three women at a coffee shop

The Secret Sauce to Lifelong Learning

What creates lifelong learners? Is it our parents? Is it our teachers? Is it something only some are born with? I don’t know the answers to these questions, but I have some thoughts to share about how I’ve disrupted my views on lifelong learning, education and how B- work when paired with learning seemed to be a gamechanger for me.

I view lifelong learning as the mindset that I am always a student. A student who sees my life as a constant and competent teacher meant to guide me to spend my time in a purpose-driven, intentional way and how to use my innate gifts for impact.

For many years I misunderstood lifelong learning to be simply the ability to be taught at any age. And without much challenge, the educational systems allowed that misunderstanding to continue. We are led to believe that school knows what we need; we blindly follow the curriculums and grade-level tracks believing they were created with our humanity, community and effectiveness in mind. Then when we struggle to act or adapt post high-school, we can attach that struggle and pain to our own worthiness. We may think we are lazy, not smart enough or we even believe we were slighted in some way by an individual teacher or administrator. It’s so easy to blame humans instead of blaming the broken or outdated systems.

What I’ve found in my own life is that when I focus on things that interest me and I keep showing up to improve and learn, I enjoy the state of not knowing. The excitement from learning and the value my experience brings makes me want to continue working and doing B- work. When I am able to use my strengths and gifts with more mastery, I feel engaged as a learner, teacher and leader. This brings so much joy, freedom and gratitude into my life. Of course, it’s not all fun and games. Learning is a vulnerable and courageous process by design. There is uncertainty, setback and even pain from dealing with unintended consequences. That’s all part of the process.

I want to share some additional thoughts and ideas if you are interested in looking at learning as a lifelong commitment with taking B- action towards using your life as your greatest teacher. 

Decide to be a learner and do the work. 

Learning is not a one-size fits all shirt; when it comes to what’s most valuable to learn, who is your best teacher or how you need to learn, we all have different needs and desires. We must make a conscious choice to be the driver of our learning, we choose who we learn from and how we learn best.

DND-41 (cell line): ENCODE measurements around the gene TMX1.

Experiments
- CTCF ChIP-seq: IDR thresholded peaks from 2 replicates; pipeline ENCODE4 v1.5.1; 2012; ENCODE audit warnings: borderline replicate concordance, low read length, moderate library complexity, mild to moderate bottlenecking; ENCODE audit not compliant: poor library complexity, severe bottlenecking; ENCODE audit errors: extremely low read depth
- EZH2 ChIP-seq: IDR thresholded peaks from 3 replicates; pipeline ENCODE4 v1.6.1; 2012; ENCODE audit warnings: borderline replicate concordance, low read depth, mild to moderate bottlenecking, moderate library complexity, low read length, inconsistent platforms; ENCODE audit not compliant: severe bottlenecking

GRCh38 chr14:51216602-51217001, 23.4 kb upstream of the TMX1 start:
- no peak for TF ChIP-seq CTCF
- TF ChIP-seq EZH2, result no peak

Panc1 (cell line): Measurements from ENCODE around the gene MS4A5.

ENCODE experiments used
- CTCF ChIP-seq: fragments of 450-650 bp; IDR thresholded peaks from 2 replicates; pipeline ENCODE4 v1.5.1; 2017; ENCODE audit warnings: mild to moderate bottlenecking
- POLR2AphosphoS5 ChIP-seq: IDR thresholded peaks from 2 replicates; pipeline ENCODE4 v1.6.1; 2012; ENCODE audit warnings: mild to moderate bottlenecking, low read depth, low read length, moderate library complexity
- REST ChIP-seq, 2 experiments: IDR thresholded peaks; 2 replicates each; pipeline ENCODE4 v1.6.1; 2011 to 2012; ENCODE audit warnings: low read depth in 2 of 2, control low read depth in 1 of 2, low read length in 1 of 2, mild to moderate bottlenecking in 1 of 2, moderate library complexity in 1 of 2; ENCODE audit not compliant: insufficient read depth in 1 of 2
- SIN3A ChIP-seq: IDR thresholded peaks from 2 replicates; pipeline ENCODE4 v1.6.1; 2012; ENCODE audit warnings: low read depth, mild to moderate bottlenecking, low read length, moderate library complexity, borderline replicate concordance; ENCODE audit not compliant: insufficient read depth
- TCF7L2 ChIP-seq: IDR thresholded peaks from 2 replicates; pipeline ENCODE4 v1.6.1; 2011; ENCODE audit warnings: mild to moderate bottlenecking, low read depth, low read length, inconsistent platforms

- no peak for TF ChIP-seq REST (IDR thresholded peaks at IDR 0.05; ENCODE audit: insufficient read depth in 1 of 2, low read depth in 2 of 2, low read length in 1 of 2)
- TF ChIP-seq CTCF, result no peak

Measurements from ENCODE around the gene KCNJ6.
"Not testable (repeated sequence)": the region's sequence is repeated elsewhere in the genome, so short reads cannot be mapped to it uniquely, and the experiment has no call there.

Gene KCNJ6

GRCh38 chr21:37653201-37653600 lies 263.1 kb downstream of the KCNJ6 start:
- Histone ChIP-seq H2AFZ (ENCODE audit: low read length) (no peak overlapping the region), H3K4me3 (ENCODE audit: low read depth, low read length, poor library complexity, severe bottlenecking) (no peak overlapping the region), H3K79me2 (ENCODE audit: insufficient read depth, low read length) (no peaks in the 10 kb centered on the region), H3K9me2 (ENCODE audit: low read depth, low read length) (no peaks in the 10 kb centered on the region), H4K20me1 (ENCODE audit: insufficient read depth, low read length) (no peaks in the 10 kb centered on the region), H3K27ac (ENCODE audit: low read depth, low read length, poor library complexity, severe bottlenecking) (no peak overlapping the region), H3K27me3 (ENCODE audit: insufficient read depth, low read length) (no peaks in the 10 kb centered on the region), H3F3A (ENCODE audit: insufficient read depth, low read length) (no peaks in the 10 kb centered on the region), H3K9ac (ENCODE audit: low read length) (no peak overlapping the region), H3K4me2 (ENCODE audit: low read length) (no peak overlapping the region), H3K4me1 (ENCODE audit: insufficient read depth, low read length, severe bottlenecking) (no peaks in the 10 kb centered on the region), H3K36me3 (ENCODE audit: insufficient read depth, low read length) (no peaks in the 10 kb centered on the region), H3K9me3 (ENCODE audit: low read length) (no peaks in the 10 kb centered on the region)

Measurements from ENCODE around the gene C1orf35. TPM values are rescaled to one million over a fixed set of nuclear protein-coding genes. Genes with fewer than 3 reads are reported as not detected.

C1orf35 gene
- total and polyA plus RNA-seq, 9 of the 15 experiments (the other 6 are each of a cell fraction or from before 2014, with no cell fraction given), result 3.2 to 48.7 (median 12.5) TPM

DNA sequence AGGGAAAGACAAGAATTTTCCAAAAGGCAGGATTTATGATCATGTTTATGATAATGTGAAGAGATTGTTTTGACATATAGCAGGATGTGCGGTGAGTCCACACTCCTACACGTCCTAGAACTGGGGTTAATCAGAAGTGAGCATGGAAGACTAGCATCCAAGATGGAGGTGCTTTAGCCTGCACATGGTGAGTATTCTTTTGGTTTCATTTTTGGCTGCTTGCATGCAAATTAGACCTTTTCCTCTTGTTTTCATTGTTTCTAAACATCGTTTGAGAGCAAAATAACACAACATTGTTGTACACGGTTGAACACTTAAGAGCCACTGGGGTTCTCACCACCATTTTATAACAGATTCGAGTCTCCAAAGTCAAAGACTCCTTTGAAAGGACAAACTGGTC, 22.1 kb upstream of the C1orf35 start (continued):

Rarely does a single person or system make a lifelong learners of us. We need to light that spark for ourselves and own the work that keeps that flicker burning. This is the most important B- work we can do. Once we decide we are learners and start engaging in the world from that perspective, I promise, teachers will show up.

Focus your attention on continuous improvement … not gold stars.

Missy’s blog mentioned perpetual beta or development mode. Another friend uses PDSA – Plan, Do, Study and Act, Adapt or Abandon as her continuous improvement process for measuring learning and improvement vs. meeting a standard – i.e. chasing grades or seeking approval. If lifelong learning is your goal, pace yourself for the long-haul and be prepared to learn more from the process of learning than from the actual teachers and lessons you think you are seeking.

This is where learning and real life intersect and is something we are almost never taught in traditional public schools. Learning is a process of continuous improvement not a contest to be won.

Build mastery in core relational skills

To prepare for this piece, I asked ten members of my rural Wisconsin community “What three fundamental lessons would you want a high-school senior to graduate with.” Their answers were diverse yet a number of key themes stood out. Here are the four key themes:

1. Emotional Intelligence (EI) and/or Thought Processing Tools

a.   What is my PERCEPTION of what happened or of my thinking?

b.   What do I FEEL because of what happened or of my thinking?

c.   What could I GET based on what I do?

d.   What can I DO because of how I feel?

e.   How will I ACT based on what I want to get?

2. Understand Growth Mindset

“In a growth mindset, people believe that their most basic abilities can be developed through dedication and hard work—brains and talent are just the starting point. This view creates a love of learning and a resilience that is essential for great accomplishment.” (Dweck, 2015)

3. Communication Skills

a.   Asking for help

b.   Being clear and asking for clarity

c.    Transforming conflict

d.   Saying no.

e.   Taking accountability

4. Develop Disciplined Practices of Self-Care

a.   Sleep – value it and find ways to fit it in

b.   Read – for pleasure and as a way to connect with others

c.    Exercise – learn how your body connects to movement and do it as much as possible

d.   Eat nutritious foods

e.   Financial management

I very much appreciate the wonderful words of wisdom these souls shared based on their real life experiences. I’ll end with four final thoughts from their feedback; they aren’t necessarily skills you can master, yet, these nuggets came through consistently in their own unique way and I hope they stick with you to motivate you to continue your own B- work as a courageous and lifelong learner.

· Find your people – ‘fitting in’ is not friendship – be yourself

· Life is short – enjoy it

· You don’t know as much as you think you do AND you can do more than you believe

· Try new things – be a joiner – you can’t know what you haven’t explored 

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Julie Stephenson

Julie is one of the founders of Compounding Courage, a company that provides personal growth and leadership development programs. CLICK HERE to learn more.